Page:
Mistake 5 – Questions About Your Treatment and Medications | Tampa Long Term Disability Attorney

Long term disability adjusters and investigators can read. They know what is in your medical reports and they know what you have said on your Activities of Daily Living forms they ask you to complete every month.

Yet, you will be asked questions about your treatment and medications. I hope that you have a copy of your medical records and that you review them.

If asked about your treatment, politely tell them to review your records. What they’re after is information from you about how your condition has progressed, changed, been impacted by treatment, including medication, and how you are doing generally.

You must show objective evidence of your disability. If you are not recuperating fast enough, the long-term disability carrier is going to refer to statements you made about your condition and argue that your doctor is relying on your subject of complaints to prolong your disability.

The long-term disability carrier’s doctor, who probably no longer treats patients, will refer to some practice manual that says you should recover in a certain amount of time without regard to how your actual condition is progressing.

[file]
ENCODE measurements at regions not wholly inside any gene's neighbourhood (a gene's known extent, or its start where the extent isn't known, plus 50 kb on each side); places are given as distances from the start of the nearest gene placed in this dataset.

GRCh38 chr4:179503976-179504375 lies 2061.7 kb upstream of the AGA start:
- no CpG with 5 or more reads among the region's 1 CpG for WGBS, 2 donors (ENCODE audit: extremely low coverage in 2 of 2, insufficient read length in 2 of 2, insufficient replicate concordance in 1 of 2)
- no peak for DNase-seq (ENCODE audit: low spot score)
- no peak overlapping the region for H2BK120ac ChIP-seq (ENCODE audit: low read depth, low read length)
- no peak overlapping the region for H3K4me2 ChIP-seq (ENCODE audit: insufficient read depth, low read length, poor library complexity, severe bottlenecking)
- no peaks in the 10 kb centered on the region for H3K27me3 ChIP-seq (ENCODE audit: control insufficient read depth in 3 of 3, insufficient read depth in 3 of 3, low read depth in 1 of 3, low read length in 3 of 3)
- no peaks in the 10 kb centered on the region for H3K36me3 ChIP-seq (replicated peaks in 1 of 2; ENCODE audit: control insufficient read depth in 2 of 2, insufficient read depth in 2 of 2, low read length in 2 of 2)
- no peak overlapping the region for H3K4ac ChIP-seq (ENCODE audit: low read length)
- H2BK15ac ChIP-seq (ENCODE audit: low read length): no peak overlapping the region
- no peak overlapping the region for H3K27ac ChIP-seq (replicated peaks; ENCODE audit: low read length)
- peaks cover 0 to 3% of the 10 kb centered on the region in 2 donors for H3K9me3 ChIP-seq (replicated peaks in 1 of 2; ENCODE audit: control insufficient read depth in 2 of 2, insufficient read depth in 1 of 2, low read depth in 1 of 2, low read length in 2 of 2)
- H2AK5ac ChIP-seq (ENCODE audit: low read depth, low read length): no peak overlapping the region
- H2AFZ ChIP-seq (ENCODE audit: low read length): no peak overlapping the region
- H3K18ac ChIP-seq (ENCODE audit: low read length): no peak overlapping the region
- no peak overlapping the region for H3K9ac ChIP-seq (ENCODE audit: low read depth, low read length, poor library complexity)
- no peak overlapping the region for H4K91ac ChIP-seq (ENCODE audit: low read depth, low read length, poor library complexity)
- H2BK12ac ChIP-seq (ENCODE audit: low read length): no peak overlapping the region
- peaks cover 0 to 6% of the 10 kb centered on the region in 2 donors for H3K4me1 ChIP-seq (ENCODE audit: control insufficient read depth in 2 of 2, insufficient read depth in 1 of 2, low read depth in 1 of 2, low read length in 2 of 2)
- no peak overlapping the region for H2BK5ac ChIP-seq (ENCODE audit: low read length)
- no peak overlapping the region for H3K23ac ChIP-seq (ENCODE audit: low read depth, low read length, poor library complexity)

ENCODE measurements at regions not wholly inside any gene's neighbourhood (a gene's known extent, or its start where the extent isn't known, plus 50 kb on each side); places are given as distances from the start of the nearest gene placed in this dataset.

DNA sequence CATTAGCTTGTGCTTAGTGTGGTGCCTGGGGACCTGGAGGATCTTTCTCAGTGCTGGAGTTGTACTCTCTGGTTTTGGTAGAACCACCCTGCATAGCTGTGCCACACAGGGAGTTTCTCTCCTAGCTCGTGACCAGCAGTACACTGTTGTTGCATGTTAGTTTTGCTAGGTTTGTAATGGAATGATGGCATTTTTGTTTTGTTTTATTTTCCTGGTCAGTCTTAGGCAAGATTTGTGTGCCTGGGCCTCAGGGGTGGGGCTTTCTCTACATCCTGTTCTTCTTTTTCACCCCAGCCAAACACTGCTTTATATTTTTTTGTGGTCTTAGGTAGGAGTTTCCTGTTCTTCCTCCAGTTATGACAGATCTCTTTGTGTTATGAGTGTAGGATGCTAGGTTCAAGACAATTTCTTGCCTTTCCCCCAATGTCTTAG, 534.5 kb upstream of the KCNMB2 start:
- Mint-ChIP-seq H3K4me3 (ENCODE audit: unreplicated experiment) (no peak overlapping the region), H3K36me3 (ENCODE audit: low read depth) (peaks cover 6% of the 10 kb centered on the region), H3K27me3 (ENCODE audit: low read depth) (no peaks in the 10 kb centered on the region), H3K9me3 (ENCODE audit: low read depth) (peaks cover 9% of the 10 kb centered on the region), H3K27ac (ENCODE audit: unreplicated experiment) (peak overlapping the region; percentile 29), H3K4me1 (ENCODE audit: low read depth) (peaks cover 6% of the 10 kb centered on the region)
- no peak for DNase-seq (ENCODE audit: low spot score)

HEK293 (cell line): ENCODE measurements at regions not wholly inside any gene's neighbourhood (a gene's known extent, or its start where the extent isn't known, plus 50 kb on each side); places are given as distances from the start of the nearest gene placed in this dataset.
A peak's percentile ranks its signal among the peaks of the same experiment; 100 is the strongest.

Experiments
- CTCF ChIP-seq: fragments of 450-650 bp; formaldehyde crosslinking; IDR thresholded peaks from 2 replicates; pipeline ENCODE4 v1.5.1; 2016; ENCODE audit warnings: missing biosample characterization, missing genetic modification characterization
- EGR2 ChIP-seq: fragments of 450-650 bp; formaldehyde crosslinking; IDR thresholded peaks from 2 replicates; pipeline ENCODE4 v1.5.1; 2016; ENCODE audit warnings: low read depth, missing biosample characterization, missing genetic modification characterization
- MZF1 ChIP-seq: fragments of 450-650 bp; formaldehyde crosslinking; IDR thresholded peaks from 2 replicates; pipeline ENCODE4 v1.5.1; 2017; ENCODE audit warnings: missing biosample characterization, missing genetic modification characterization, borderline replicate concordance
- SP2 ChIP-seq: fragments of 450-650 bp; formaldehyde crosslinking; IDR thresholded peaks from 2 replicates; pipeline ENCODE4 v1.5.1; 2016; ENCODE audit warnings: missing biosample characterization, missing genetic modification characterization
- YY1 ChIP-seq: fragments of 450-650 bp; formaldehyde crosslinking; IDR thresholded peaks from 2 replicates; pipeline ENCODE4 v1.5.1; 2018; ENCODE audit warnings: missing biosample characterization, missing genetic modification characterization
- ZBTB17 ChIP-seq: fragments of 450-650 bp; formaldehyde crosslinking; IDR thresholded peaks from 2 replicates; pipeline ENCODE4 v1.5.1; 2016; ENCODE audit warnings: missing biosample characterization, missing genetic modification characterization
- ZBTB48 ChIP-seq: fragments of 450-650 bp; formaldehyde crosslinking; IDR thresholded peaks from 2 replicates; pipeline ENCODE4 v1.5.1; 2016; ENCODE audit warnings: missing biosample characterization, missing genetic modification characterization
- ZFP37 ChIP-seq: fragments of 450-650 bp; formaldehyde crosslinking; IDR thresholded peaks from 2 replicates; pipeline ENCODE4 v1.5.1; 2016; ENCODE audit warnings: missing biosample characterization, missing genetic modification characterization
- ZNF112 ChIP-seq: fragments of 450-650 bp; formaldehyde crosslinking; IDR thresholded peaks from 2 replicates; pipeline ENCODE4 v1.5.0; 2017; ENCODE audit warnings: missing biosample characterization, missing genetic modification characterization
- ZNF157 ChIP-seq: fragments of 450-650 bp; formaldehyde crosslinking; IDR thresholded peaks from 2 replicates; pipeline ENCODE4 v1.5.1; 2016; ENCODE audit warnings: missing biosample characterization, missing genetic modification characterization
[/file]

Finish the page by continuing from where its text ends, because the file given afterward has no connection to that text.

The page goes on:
One of the biggest mistakes I see long-term disability applicants make is failing to explain what medication they are taking, the side effects of the medication, and the impact the medication has on every day functioning. This impact can include dizziness, fatigue, nausea, frequent urination, fuzziness, confusion, irritability, and a host of other side effects.

You must be able to explain what treatment you are getting, how you’re progressing, what impact medication is having on your functioning and recommended treatment.

I assure you that you will be asked about other activities such as exercise, going in the pool, and walking. Make sure that what your doctor has said about these activities has been documented in your chart. You don’t want any questions about whether these activities are within your physical abilities.

You will also be asked about any special equipment you have like canes or scooter.

Less obvious, and often forgotten, is how you sleep, where you sleep, how much sleep you get at one time, whether you have to take naps, whether you get up and down, because you have difficulty sleeping, and how sleepy you are going the course of the day.

An experienced long term disability/ERISA disability attorney, like Nancy Cavey, should be consulted before you agree to give a continuing disability statement. You need to be properly prepared and have someone present, much like a deposition, to protect your rights before giving a continuing disability statement.

If you have any questions, please give us a call at 727.894.3188 or contact us online by clicking here.

  • 1.8
    Be Sociable, Share!

    Leave a Reply

    meta_adtracking